What does one of America's smaller religious minorities do about our country's great, national holiday? We thank God it exists, and pass the potatoes.

Fr. Barnabas Powell

11/22/2017

See also
The heart is deep The heart is deep
Fr. Seraphim Holland
The heart is deep The heart is deep
A homily for Thanksgiving Day, 2015
Fr. Seraphim Holland
I hope that when you’re thinking about what you’re thankful for on this day it’s not different than any other day, because despite the fact that you are just a pitiful weak creature, God has called you to be a son and a daughter, and that you have a deep heart and that God is going to fill that heart with Himself. You will become all light, all fire, and all good. We should thank God for that every day.
Thanksgiving Communion Thanksgiving Communion
Fr. Stephen Freeman
Thanksgiving Communion Thanksgiving Communion
Fr. Stephen Freeman
The prominent place of thanksgiving within the life of the Old Testament seems strangely obscured by most Christian treatments. The system of sacrifice is often misunderstood.
On Thanksgiving On Thanksgiving
Abbot Tryphon
On Thanksgiving On Thanksgiving
Abbot Tryphon
The hope of eternal life is worthy of our struggle in this life, as we prepare for our life worshiping before the Holy Trinity. We have much to be thankful for.
Thank You, O Lord! Thank You, O Lord!
Archpriest Alexander Schmemann
Thank You, O Lord! Thank You, O Lord!
Archpriest Alexander Schmemann
By way of introduction, Protopresbyter Alexander Schmemann celebrated the Divine Liturgy for the last time on Thanksgiving Day.
Gratitude Gratitude
Elissa Bjeletich
Gratitude Gratitude
Elissa Bjeletich
Thanksgiving is just around the corner. This is such a beautiful holiday — all the more so because it’s so rare for just about everyone in the United States to stop moving, gather together with family and loved ones, and express gratitude to our Creator.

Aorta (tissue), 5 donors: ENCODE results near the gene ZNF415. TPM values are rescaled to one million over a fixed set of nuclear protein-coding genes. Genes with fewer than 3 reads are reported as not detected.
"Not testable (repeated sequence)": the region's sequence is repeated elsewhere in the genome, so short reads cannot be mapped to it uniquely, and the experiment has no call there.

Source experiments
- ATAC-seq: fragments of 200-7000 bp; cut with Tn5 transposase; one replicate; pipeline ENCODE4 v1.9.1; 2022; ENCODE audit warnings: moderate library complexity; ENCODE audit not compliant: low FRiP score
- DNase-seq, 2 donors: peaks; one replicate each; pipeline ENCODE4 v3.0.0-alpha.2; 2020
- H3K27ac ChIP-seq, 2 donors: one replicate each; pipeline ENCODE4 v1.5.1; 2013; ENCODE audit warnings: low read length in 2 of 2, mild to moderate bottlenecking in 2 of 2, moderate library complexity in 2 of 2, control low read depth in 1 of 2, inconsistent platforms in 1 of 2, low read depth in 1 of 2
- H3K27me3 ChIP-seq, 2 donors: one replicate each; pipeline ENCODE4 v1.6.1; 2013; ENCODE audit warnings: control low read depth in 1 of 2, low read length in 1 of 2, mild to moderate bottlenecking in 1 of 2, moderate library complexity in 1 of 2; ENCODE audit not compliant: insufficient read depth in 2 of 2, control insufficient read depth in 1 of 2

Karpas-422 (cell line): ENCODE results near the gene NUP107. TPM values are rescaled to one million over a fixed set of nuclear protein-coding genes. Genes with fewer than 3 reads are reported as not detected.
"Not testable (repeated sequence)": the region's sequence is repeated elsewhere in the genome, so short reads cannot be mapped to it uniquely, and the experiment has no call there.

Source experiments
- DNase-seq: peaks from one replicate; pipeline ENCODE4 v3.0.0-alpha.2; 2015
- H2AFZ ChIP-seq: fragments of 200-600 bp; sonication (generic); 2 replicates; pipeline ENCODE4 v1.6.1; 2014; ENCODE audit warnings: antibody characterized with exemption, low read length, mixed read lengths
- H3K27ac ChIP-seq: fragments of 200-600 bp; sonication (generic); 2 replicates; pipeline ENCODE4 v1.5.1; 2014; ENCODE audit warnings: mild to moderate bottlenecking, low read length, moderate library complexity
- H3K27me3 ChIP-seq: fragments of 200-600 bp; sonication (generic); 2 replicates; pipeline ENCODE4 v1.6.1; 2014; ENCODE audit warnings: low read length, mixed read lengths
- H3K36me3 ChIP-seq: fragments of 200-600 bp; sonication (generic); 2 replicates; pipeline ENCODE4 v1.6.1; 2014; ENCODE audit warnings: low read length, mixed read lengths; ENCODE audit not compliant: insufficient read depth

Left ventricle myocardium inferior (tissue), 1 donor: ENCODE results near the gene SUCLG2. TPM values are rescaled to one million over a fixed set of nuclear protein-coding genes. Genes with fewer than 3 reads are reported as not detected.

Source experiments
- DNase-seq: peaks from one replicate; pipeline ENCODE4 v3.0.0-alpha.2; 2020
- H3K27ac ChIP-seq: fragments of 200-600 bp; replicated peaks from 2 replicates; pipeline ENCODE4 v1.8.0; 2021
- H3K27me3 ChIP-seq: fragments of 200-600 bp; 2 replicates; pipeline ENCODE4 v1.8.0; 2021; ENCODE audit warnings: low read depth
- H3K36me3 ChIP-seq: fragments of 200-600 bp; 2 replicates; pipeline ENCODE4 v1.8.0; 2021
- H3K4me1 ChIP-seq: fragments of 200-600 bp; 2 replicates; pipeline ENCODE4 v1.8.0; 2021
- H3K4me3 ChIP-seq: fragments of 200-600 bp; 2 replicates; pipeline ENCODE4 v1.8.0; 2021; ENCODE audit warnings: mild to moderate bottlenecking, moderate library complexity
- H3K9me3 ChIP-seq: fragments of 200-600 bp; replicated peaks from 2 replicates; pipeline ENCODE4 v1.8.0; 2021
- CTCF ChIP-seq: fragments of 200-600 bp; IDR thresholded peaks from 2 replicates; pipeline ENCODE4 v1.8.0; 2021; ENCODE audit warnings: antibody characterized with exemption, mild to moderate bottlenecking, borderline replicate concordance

Let Us Give Thanks Unto the Lord! Let Us Give Thanks Unto the Lord! Let Us Give Thanks Unto the Lord! Let Us Give Thanks Unto the Lord!
Today is a special day for Americans, but it also provides us with a wonderful opportunity to remind Orthodox Christians around the world to give thanks unto the Lord, for He is good, and His mercy endureth forever.
Comments
Anthony 11/23/2017 9:49 pm
The Nativity Fast hasn't begun yet so what's the hoo haa hullaballoo about. Anyway, Father B's solution only works if you eat fish. If you don't like myself, well then you're stuffed turkey.
Brad11/23/2017 7:39 am
Fr Barnabas. You summed it up in a few paragraphs as you always do. Thank you for this, and for all you do. Blessings to you and your family this Thanksgiving.
Isidora11/22/2017 2:19 pm
Or we could return to the Church calendar (called "old" by modernists) where it isn't an issue because the Nativity fast begins after America's Thanksgiving.
Here you can leave your comment on the present article, not exceeding 700 characters. All comments will be read by the editors of OrthoChristian.Com.
Enter through FaceBook , or enter your information:
Your name:
Your e-mail:
Enter the digits, seen on picture:

Characters remaining: 700

×